Retailers are set to offer borrowers less credit thanks to new laws that have been recently passed. These laws have tightened up how credit providers conduct affordability assessments and commentators are predicting that as a result lenders won’t lend as much credit as often as before.
This could be a major problem for those who apply for credit on a regular basis to make ends meet., “Regardless of the decline, we anticipate a drastic decrease in the amount of credit granted by retailers for Q1 and Q2 2015. The new affordability tests will stop consumers who do not have the means to service their credit from slipping through the credit cracks, due to poor or lack of affordability assessments,” said Kelli Knutsen marketing manager of DebtBusters.
“With this in mind, credit applications and enquiries are expected to spiral out of control, as cash strapped consumers are likely to move from one credit provider to the next to apply for credit in hope that their application will be successful.”
The National Credit Amendment Act, published late last week, outlines the new regulations on the affordability assessments that credit providers should commence before they grant consumers credit. The aim of the affordability test is to protect consumers by preventing credit providers, including retailers, from lending out credit recklessly.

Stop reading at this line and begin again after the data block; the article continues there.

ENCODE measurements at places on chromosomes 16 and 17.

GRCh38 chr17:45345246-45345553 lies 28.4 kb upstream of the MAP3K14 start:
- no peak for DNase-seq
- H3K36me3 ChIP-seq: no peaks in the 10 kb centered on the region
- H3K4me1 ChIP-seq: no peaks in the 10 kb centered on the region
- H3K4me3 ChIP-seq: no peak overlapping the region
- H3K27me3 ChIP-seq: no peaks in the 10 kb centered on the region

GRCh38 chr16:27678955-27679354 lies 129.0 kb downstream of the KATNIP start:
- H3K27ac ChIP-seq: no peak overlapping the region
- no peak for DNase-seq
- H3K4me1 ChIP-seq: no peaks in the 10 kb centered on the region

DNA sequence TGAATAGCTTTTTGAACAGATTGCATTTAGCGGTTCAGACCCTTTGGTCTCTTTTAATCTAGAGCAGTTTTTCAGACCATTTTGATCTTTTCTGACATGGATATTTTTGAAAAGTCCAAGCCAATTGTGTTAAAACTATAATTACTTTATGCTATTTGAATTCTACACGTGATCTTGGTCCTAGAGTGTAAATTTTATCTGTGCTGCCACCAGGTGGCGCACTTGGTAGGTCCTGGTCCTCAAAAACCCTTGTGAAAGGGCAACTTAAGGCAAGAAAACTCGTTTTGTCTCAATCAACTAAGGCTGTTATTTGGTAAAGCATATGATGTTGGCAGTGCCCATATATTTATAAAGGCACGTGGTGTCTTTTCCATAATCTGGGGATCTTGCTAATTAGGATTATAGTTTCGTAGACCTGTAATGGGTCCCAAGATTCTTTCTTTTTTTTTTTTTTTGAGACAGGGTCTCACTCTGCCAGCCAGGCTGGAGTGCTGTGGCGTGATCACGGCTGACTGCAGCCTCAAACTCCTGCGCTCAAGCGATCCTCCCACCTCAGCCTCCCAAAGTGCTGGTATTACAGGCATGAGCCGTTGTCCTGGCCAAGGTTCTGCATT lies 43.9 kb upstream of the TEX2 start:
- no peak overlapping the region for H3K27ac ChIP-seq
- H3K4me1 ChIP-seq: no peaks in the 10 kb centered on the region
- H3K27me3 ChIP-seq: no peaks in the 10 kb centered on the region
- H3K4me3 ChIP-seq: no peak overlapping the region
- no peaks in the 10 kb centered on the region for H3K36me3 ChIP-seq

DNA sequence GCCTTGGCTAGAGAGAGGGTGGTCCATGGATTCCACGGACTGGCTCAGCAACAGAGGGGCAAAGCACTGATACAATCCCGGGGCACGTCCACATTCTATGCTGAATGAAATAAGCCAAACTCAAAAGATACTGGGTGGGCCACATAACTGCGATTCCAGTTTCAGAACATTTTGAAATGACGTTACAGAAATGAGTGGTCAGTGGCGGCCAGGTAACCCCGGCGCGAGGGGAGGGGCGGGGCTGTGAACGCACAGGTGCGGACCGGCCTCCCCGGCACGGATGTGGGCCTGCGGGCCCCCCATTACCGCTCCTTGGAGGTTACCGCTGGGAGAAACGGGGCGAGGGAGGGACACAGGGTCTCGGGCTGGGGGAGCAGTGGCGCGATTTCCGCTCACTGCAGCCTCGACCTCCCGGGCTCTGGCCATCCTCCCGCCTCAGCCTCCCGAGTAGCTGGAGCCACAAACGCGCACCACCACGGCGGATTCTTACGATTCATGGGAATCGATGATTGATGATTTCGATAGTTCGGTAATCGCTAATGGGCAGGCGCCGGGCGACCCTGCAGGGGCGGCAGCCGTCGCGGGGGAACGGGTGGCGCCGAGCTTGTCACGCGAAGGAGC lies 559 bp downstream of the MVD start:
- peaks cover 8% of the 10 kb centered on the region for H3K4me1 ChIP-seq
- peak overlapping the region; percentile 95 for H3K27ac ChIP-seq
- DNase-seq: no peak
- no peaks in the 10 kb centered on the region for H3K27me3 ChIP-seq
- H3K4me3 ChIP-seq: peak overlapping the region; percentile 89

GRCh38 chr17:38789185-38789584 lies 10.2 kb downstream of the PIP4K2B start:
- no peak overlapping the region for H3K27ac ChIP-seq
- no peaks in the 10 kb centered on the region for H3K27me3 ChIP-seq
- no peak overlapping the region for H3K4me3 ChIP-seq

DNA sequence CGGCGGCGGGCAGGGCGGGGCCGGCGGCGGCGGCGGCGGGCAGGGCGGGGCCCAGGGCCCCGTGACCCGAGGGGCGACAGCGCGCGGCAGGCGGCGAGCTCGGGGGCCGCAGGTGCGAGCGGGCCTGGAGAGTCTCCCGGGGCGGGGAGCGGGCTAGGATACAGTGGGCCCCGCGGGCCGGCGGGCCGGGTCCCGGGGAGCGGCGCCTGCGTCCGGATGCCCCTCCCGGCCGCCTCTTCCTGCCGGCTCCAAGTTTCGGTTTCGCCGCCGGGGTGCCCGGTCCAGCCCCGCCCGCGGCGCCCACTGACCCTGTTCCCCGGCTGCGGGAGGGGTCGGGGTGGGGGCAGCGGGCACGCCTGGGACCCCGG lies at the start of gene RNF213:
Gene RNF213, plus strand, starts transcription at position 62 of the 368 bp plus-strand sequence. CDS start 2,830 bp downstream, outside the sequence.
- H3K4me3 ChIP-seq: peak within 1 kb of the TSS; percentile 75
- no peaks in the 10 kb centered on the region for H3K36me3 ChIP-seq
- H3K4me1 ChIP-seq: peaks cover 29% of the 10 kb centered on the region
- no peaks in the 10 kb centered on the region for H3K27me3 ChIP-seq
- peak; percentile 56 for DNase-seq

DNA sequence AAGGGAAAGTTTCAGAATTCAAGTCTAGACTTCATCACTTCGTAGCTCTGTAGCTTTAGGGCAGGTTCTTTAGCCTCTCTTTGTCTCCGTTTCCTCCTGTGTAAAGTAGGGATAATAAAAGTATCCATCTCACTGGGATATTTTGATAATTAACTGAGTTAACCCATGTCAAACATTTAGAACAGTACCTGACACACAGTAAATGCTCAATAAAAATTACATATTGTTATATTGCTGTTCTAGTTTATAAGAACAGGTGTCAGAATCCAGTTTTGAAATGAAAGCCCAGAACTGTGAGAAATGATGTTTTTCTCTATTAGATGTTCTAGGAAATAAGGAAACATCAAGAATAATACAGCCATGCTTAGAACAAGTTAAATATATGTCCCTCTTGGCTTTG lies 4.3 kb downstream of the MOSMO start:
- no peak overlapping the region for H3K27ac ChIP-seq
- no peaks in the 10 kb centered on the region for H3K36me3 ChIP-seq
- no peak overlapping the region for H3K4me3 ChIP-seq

Statistics on retailers and credit facilities in the Consumer Credit Market Report (CCMR) released by The National Credit Regular (NCR) for Q3 2014, reveals that over R16bn in credit facilities was granted for the quarter. (Credit facilities include revolving credit, term loans, overdrafts, and retail credit accounts.)
Furthermore, results on the gross debtors book for retailers amounted to over R35bn. Although this amount declined quarter-on-quarter, from Q2 2014 to Q3 2014, a further decrease is anticipated for Q4.
Knutsen added, “Eighty-three percent of Debtbusters’ clients have retail accounts included under debt counselling and have an average of three retail accounts when signing up for the process. Moreover, DebtBusters’ clients with retail accounts have on average, an amount of R6,400 outstanding on these accounts. Prior to debt counselling, these clients were paying in excess of R1, 000 monthly towards their retail debt repayments.”
The National Credit Amendment Act fleshes out exactly what credit providers, including retailers, need to do before they grant credit. “With assessments enforced, ‘reckless borrowing’ an act conducted by many impoverished South African consumers desperate for a loan, will come to an end too. The days of endless borrowing and rolling credit to survive are no longer. Consumers are to take responsible steps needed to sort out their finances and should consider debt counselling,” says Knutsen.